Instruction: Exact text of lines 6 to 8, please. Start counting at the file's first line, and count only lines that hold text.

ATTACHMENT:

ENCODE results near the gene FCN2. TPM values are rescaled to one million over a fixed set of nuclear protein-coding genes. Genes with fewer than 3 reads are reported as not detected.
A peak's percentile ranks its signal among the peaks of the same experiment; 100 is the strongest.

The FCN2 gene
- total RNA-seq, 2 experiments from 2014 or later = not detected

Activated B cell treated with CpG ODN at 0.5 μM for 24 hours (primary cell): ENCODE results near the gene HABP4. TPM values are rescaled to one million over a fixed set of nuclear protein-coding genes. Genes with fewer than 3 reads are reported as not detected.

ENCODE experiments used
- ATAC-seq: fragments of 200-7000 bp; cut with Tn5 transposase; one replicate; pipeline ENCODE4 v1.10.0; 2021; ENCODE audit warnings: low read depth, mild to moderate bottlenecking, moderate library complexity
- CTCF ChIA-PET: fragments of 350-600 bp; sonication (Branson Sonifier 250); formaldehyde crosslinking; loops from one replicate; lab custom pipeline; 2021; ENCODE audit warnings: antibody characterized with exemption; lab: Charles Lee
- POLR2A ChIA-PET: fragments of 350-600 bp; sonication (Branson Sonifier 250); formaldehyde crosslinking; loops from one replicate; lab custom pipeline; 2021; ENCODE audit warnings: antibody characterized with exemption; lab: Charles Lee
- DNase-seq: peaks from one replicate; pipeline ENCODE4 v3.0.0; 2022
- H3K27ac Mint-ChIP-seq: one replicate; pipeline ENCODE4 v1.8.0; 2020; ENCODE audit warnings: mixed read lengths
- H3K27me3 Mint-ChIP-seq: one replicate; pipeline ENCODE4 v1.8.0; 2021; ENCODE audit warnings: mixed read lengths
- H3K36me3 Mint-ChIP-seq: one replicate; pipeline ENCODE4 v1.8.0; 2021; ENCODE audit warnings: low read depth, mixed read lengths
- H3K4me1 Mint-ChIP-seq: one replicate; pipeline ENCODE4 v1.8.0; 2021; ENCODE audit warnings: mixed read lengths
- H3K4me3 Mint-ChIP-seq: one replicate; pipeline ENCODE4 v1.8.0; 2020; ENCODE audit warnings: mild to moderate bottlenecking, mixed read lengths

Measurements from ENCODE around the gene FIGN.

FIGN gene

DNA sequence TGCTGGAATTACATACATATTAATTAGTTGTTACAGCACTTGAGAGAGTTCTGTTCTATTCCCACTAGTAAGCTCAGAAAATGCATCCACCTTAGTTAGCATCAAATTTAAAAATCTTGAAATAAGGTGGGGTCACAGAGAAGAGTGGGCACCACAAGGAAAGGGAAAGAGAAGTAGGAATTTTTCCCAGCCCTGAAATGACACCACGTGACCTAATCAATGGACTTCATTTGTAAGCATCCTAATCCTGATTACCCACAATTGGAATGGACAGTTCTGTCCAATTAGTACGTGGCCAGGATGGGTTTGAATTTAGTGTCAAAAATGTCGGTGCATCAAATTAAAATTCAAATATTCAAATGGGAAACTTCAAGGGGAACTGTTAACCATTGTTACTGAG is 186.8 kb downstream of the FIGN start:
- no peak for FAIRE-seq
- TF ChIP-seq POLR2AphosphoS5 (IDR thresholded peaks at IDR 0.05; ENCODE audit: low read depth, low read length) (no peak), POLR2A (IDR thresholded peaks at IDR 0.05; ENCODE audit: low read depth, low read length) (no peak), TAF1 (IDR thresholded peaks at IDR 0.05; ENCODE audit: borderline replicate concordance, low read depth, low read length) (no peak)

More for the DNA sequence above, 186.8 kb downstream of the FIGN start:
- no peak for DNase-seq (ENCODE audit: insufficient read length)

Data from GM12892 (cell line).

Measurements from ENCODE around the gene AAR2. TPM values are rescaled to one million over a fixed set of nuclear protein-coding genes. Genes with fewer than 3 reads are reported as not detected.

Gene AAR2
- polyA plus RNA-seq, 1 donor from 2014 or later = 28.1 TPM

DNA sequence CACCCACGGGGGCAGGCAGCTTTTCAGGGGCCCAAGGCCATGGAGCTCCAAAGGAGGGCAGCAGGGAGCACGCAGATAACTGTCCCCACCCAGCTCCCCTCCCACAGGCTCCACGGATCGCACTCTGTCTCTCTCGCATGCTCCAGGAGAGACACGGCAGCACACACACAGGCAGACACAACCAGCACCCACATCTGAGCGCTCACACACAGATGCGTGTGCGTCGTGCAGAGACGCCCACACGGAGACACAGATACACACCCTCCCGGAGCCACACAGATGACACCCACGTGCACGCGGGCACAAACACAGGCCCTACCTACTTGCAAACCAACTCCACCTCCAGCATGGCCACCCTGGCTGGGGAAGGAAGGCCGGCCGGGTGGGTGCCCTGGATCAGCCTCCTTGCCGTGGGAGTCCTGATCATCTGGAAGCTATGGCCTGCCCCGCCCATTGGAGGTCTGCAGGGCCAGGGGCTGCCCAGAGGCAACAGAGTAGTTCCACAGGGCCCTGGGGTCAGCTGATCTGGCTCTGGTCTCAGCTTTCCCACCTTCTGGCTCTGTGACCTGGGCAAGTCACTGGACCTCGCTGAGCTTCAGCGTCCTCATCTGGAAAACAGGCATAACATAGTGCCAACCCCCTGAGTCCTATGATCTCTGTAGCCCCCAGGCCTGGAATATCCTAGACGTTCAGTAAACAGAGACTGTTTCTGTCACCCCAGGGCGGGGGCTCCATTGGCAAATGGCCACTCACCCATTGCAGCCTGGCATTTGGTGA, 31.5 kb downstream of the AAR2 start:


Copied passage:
ENCODE experiments used
- ATAC-seq: fragments of 200-7000 bp; cut with Tn5 transposase; one replicate; pipeline ENCODE4 v1.10.0; 2021; ENCODE audit warnings: low read depth, mild to moderate bottlenecking, moderate library complexity
- CTCF ChIA-PET: fragments of 350-600 bp; sonication (Branson Sonifier 250); formaldehyde crosslinking; loops from one replicate; lab custom pipeline; 2021; ENCODE audit warnings: antibody characterized with exemption; lab: Charles Lee